Automatic Merchandiser

AUG 2015

Automatic Merchandiser serves the business management, marketing, technology and product information needs of its readers including vending operators, coffee service operators, product brokers, and product and equipment distributors in print.

Issue link: http://automaticmerchandiser.epubxp.com/i/555008

Contents of this Issue

Navigation

Page 15 of 47

The patent restricts who can pur- chase key blanks for the locks, which increases the level of security. High security locks will include a patented key as well as a hardened steel face or face with a steel pin inside, adds Faul- coner. The bolt that travels through the T-handle will also be made of a harder material to prevent the lock from being pulled out of the machine. Faulconer has seen this done with an automotive dent-pulling device on low-security locks. NAMA has an established and time-tested set of standards for locks and T-handles in the U.S. "Always purchase a lock that meets NAMA specifcations," said Dale Padjen, product development-security for Highfeld Manufacturing. Padjen, whose company was part of the NAMA committee years ago that helped to create the specifcations for vending locks and T-handles, explains that this ensures not only a quality product but also the conf- dence that these products will ft all standard vending machines. When purchasing a new route, get- ting new locks on vending machines should be a top priority, Padjen points out. He also recommends having a minimum number of locks per key, even if this means the route driver will have to carry several more keys. "The less number of locks per key – the less exposure to theft in the event of a breach in security from a lost or stolen key or a picking tool," he said. Operators might also want to consider using locks with a dead bolt instead of a spring bolt. Padjen has seen route drivers close a machine door with a spring bolt, knowing it's closed, but not realizing it isn't locked. A dead bolt forces the driver to turn the lock, ensuring the machine is secure. Lock-picking tools and techniques are evolving rapidly, but so too are the technologies to stop or hinder them. Operators should opt for qual- ity locks that meet NAMA standards and then consider the problems they face. That will help them determine how many and what type of locks in which to invest. '' Always purchase a lock that meets NAMA specifcations. '' Dale Padjen, product development- security, Highfeld Manufacturing Non lock and key security ideas Using more than 35 years designing and manufacturing security locks, Dale Padjen, product development- security, Highfeld Manufacturing, shares ways operators can increase their security measures: • Use a locking keyring where keys cannot be removed • Have personnel sign out and in for keys • Install a key lock box in ve- hicles for storage of keys when not in use • Keep inventory of all keys and destroy worn keys and locks — Practice good key control and accountability • Have employees who service machines always wear company apparel with a logo and proper identifcation • Change the driver's routes — often thieves follow a route driver learn- ing their route, making it easier to know when to attack the machine • Use Dynamic Scheduling (which changes the driver's route) Padjen also recommends operators investigate electronic locks as those systems allow the keys to work only at certain times which removes the worry of lost or stolen keys. He be- lieves it creates a more secure and effcient locking system that can contribute to bottom-line savings. Looking at each lock shape, construction material and if it includes an electronic component will help determine if a lock will meet a specific need. 16 Automatic Merchandiser VendingMarketWatch.com August 2015 S E C U R I T Y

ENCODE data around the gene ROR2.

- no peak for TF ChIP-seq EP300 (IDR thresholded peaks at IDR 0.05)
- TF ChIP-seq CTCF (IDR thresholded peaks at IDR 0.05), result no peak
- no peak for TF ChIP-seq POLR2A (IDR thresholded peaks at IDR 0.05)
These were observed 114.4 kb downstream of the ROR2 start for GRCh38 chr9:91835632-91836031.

Articles in this issue

Links on this page

Archives of this issue

view archives of Automatic Merchandiser - AUG 2015